Sunday, September 05, 2010

The Promise of the Future for Tech Transfer

How to Get There

It is possible to leverage the power of the Web to bring potential licensees, folks that you don’t have contact info for, to the universe of amazing technologies that often lie dormant waiting for someone to discover them.  By using ubiquitous web tools, and following proven content-optimization methods, industry can find out about licensable technologies and, in many cases, actually license it, with no human intervention, no phone calls, no negotiation and no paperwork.

Whatever applications and tools the TTO chooses, though, should really be a secondary consideration.  The application itself is simply a means to an end.  In my mind, which application one uses is only as important as a tech transfer office's ability to change the way they market their technologies.  It is so important for people to understand that they should not be using jargon, technical descriptions and the indecipherable gobbledygook that professors and researcher write. (mostly, it seems, to impress other professors and researchers)  one can find reams of quantitative data that PROVES that people simply do not use the web to search for solutions to problems the way most of us in the tech transfer world seem to think they do. 
If folks aren't beating down your door to find out more about all of the cool, ground- breaking inventions and discoveries that you have to offer, you no longer have to ask yourself why; It is because you are writing for the wrong audience.  I have had this argument a hundred times with folks in our own office and all I can say is that the results speak much louder than anything I can say or do to convince them.  

I can give you a hundred examples of how easy it is to get people to actually notice your licensable technologies, but most often, it doesn't matter, because folks don't want to do the work it would take to fix their content.  They just want to post whatever they have in KSS, InfoEd or Inteum, directly to the web, with no regard for whether or not anyone in the world will ever be able to find it, use it or understand it, if they do.  We in the Tech Transfer world seem to think that the simple act of getting a technology description online means that anyone searching for a solution to a problem, one that has anything at all to do with the general nature of one of our inventions, will easily be able to find it.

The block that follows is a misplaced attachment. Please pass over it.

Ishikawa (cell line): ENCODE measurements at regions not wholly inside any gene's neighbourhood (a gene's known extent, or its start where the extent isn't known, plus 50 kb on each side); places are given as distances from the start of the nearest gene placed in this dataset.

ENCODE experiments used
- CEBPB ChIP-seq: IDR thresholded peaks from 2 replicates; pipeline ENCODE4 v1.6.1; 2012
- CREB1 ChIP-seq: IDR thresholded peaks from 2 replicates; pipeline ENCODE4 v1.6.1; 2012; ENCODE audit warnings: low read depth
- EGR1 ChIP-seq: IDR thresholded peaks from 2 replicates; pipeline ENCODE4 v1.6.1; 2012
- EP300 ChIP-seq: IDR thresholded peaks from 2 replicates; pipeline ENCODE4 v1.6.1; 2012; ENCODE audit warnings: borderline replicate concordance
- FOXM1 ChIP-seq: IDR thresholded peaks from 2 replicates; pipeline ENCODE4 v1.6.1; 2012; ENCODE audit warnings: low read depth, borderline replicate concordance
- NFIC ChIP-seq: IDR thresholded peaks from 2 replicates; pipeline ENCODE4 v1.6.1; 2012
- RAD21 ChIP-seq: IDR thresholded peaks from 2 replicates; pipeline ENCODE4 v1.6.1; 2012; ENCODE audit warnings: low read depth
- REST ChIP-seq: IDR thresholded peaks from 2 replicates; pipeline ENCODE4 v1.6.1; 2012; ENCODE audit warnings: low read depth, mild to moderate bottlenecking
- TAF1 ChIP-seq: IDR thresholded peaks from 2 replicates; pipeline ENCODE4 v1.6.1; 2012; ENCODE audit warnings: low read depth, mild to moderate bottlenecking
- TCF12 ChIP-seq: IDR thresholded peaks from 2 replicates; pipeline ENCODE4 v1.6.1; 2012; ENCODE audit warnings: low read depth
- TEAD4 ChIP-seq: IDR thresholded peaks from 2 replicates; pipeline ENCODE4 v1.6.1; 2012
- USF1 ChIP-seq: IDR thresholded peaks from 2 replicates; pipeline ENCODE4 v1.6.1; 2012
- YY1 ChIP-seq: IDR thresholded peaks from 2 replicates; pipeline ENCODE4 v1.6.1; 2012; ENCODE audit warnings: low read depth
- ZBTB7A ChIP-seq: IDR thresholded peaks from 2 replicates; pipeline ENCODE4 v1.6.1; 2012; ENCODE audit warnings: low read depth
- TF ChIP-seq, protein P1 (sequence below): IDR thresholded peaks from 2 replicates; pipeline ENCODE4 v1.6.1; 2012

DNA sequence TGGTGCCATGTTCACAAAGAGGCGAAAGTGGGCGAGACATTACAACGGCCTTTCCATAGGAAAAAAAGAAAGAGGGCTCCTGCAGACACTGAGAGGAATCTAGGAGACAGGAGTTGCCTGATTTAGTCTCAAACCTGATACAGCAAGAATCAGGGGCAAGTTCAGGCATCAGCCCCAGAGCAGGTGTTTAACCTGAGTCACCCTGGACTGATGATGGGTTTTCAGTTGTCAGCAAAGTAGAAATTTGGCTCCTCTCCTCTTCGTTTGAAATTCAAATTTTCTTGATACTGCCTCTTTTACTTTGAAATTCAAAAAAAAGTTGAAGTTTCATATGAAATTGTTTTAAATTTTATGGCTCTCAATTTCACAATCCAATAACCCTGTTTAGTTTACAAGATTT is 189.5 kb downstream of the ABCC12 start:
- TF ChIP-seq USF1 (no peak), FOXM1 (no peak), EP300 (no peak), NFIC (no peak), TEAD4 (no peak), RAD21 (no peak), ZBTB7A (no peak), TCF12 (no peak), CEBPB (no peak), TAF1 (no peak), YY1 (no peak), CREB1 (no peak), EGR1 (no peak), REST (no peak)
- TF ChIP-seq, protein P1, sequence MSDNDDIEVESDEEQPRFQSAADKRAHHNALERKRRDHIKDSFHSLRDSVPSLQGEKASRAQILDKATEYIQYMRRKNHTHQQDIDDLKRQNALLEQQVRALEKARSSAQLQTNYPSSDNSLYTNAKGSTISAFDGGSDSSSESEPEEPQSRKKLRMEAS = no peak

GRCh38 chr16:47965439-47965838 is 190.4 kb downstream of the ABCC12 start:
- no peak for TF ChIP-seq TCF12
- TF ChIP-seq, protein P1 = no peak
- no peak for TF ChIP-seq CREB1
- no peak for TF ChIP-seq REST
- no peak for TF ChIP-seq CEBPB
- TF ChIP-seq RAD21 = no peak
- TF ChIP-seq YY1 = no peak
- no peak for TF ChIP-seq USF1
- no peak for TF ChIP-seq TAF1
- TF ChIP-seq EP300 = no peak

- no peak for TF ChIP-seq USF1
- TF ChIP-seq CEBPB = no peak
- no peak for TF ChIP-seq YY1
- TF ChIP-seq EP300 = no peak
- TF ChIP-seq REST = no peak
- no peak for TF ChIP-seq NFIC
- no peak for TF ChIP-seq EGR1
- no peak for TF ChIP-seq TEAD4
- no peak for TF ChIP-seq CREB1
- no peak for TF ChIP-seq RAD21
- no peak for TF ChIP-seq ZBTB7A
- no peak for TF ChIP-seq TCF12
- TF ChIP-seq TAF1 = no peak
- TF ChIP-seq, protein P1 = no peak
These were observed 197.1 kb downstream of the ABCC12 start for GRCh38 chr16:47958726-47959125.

The fact is, there are tens-of-thousands of technologies being listed on IP aggregator sites, but the real people out there searching for them can't find them because we do such a horrible job of writing technology descriptions, optimizing our content and setting ourselves up for success.  We don't understand the tools that we are using or how search engines work.  Optimizing content can help us do our jobs by bringing unsolicited leads to our doorstep.

Tech Transfer Offices need to completely scrap the way they think about how they describe their technologies.  We need to begin to learn how to use the tools that we already have available to us.  And, finally, we need stop trying to turn technology management systems, like KSS, Inteum and InfoED, that are in no way meant (or equipped) to help one market the technologies whose descriptions are housed there, let alone do so online.  We need to start thinking more clearly about our the behavior of our audience.

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Darren Cox

Darren Cox
Founder and Chief Evangelist - CaSTT - Commerce and Search for Technology Transfer